Op-Ed: The long and complicated fight to preserve paradise in Malibu


Malibu’s most famous unbuilt houses today are those of U2 guitarist the Edge, who has been trying for five years to get the go-ahead to to construct multiple mansions on an untouched hilltop near the city’s eastern border. Just when it looked like a done deal, the Sierra Club filed suit against the California Coastal Commission for not fully assessing the environmental impact of the proposed development.

Long after the Edge’s case is done, such passionate fights about development in Malibu will go on and on. The city has never resolved a central question since its founding: How do you maintain paradise? Is it even possible?

The conflict between preservation and development already claimed one of Southern California’s greatest fortunes. All of Malibu was once owned by Frederick and May Rindge, who arrived in Los Angeles County as newlyweds in 1887 during its first real estate boom. Frederick Rindge was a Harvard-educated confidant of Theodore Roosevelt who came west for his health, and soon owned more businesses than perhaps any other single person in California. In 1892 the couple purchased the 13,000-acre Malibu rancho, a former Spanish land grant, as a country home for their growing family.


Frederick, a deeply religious man, saw evidence of the divine in Malibu’s coastal vistas. He once wrote that in “the creation of this earth paradise, God must have entered deeply into the joy of its making and beauty.” Yet he also saw that this spectacular stretch between the mountains and the Pacific had the potential to be an American Riviera. He sketched out plans for marinas, hotels and a casino along its shore.

He would never have time to act on that impulse, however. He died suddenly in 1905, only 48 years old. May Rindge inherited his fortune, worth $700 million in today’s money plus the land, and devoted the rest of her life to keeping Malibu unmarred by development. She built gates at each end of the ranch and hired armed guards to patrol the mountains on horseback, and once petitioned President Theodore Roosevelt to have all of Malibu declared a national park. She was quick to resort to more extreme measures as well: when she discovered that settlers living in the Santa Monica Mountains built trails across her land to reach the beach, she ordered her ranch foreman to dynamite each one until it was impassable, and rode out on horseback with a revolver slung over her hip to supervise the job.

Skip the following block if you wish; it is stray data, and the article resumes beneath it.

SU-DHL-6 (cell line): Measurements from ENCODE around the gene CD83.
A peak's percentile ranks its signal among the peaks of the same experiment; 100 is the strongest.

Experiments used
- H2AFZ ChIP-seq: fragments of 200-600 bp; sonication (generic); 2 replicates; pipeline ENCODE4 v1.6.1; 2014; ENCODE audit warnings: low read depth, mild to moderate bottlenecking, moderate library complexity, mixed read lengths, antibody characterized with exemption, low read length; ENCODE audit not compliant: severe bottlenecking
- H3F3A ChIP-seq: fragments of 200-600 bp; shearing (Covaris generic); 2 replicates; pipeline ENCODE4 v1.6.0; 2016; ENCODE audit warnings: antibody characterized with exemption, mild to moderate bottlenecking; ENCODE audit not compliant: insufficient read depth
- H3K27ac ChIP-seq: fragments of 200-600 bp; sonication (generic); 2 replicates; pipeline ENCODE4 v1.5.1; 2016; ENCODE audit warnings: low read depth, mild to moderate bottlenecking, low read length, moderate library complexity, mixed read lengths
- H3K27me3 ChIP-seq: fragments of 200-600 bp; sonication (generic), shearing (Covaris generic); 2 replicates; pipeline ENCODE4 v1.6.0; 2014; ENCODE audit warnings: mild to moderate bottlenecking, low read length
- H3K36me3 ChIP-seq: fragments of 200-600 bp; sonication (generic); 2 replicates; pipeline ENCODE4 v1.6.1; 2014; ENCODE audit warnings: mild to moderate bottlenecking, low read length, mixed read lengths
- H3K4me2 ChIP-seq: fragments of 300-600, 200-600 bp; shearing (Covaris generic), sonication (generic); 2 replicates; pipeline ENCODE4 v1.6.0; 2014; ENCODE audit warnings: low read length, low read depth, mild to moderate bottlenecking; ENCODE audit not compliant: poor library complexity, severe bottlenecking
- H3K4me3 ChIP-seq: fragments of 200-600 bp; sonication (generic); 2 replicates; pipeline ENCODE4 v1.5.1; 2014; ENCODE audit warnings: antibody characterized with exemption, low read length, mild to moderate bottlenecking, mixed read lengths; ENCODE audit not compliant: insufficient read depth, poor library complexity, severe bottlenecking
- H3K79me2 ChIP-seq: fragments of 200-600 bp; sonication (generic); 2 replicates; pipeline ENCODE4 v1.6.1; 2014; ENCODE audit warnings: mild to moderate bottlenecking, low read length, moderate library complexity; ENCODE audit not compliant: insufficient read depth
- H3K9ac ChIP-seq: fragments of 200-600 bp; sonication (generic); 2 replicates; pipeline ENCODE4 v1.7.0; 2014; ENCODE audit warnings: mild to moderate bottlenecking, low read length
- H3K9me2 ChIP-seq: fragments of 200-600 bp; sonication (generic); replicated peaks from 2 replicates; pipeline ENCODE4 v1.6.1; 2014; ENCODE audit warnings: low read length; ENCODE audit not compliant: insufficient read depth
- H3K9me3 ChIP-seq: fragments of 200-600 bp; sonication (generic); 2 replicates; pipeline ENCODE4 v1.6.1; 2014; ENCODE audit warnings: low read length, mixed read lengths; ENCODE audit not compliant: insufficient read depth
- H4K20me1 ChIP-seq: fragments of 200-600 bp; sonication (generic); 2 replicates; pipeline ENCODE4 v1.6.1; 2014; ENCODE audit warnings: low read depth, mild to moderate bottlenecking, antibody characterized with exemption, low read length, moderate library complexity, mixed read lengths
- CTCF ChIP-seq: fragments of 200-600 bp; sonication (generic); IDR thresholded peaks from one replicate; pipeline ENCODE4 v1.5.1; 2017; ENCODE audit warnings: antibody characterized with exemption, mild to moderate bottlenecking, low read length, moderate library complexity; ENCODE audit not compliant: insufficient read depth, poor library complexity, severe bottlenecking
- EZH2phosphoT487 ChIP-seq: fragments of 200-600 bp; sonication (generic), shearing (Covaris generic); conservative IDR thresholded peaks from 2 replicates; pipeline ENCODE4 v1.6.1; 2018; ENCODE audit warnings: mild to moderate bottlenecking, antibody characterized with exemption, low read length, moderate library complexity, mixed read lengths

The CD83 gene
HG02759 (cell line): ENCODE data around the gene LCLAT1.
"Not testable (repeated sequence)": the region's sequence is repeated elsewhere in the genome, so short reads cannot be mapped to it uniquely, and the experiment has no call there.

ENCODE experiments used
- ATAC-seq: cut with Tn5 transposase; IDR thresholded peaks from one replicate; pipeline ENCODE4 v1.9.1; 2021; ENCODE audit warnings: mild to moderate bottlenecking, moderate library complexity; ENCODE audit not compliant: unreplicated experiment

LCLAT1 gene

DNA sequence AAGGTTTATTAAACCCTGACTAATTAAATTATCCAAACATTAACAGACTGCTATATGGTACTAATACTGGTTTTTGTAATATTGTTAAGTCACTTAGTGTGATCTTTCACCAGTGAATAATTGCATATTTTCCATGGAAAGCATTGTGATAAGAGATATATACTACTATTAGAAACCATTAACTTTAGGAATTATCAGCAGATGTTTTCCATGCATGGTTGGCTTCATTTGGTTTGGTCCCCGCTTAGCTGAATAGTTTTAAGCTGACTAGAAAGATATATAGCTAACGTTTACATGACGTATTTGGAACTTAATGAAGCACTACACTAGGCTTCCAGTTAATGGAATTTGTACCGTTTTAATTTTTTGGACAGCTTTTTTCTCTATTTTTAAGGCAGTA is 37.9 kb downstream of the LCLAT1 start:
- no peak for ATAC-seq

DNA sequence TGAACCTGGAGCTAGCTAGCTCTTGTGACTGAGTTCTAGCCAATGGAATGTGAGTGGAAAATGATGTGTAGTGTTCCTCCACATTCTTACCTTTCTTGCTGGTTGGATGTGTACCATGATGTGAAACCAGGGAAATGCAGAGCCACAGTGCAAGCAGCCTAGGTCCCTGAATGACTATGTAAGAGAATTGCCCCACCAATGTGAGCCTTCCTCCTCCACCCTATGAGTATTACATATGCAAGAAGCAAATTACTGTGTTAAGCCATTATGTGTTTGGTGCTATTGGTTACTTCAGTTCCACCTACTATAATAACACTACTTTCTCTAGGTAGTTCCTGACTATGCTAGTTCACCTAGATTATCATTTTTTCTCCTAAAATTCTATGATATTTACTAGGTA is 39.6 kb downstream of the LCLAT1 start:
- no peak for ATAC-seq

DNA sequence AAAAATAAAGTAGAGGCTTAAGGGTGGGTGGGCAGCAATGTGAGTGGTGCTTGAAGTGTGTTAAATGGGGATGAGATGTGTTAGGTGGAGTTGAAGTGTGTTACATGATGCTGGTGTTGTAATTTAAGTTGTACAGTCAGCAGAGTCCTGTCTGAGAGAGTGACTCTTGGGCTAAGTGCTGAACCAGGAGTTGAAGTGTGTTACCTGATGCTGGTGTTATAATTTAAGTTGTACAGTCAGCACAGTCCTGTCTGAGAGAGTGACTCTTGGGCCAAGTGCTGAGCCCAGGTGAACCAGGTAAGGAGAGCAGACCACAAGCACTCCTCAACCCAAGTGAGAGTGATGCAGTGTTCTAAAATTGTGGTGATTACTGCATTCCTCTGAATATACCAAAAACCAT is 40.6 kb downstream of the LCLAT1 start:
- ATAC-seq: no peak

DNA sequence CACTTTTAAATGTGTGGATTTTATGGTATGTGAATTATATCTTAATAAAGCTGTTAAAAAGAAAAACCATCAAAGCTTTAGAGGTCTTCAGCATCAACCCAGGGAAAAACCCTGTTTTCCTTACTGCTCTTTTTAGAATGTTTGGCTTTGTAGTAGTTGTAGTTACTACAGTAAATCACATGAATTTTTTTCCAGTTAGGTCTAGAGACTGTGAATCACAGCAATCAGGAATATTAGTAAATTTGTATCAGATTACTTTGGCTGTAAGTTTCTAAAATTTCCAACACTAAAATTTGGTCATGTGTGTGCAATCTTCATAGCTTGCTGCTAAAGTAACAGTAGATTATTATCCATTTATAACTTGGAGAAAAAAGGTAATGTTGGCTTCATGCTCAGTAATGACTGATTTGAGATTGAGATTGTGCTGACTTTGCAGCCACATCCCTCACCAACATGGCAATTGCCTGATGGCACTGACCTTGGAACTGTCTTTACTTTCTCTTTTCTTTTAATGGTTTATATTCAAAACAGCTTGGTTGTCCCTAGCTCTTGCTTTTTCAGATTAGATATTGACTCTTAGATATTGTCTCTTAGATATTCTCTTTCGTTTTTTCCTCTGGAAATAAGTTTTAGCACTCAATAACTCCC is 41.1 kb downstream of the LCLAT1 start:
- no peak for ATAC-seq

Malibu has never resolved a central question since its founding: How do you maintain paradise?

The press began calling her the Queen of Malibu, and she was soon the most hated woman in L.A. County. Homesteaders invaded the ranch carrying shotguns in hopes of killing her; federal agents blamed her for causing a “bloody feud”; the city of Santa Monica once received a petition with more than 5,000 signatures calling her actions “contrary to all notions of human decency.” During World War I, one member of the Los Angeles City Council member went so far as to claim that her refusal to open Malibu to roads and the public at large was making it easier for the Germans to invade.

The standoff would go all the way to the U.S. Supreme Court, which in 1923 issued a landmark eminent domain ruling that paved the way for the construction of the Pacific Coast Highway. Still, it took 10 years and countless tons of dynamite to carve the PCH into the mountainsides along the coast. (With near-annual rockslides and floods, the stretch of road remains so untamed that in the ’80s a Caltrans’ director of planning admitted he wished PCH had never been built.)

May, desperate to rebuild her wealth after the long legal battle, in 1926 opened up a sliver of the coast for what became known as the Malibu Movie Colony — a cluster of beachside cottages that was the first time Malibu was open for development. The Great Depression wiped out her remaining fortune, and she eventually died penniless in a crumbling West Adams mansion.

May Rindge is now largely forgotten in Malibu. No monuments, streets, or city parks are named for her. Her legacy, however, survives in subtler ways. Like her, everyone who arrives in Malibu tries to close the door behind them, to freeze this 27-mile stretch of coastline as it was when they first saw it.

Fights over how to preserve paradise are now as central to the culture of Malibu as surfers and sunshine. The combatants’ positions aren’t always what’s expected: conservationists are often pushing to open up Malibu to more public use, while billionaires and movie stars unite to try to vote down a Whole Foods for the town’s main shopping district. But residents’ reluctance to invite in the outside world — even to the extent of hiring private security guards and posting fake no-parking signs — is somewhat understandable. Turning pristine land into parking lots is not something that can be simply undone. The line between unfettered public access and a tragedy of the commons is a thin one.

Still, The desire to control even a piece of this paradise can cost a person mightily. A mere half-mile away from the Edge’s empty hilltop, May Rindge set out to build a 50-room castle in 1928. It was to be a symbol of her rule over what she called “the ancient beauty” of Malibu. But the Queen of Malibu ran out of money and it was still unfinished when she died 13 years later.

David K. Randall is a senior reporter at Reuters and the author of “The King and Queen of Malibu: The True Story of the Battle for Paradise.”

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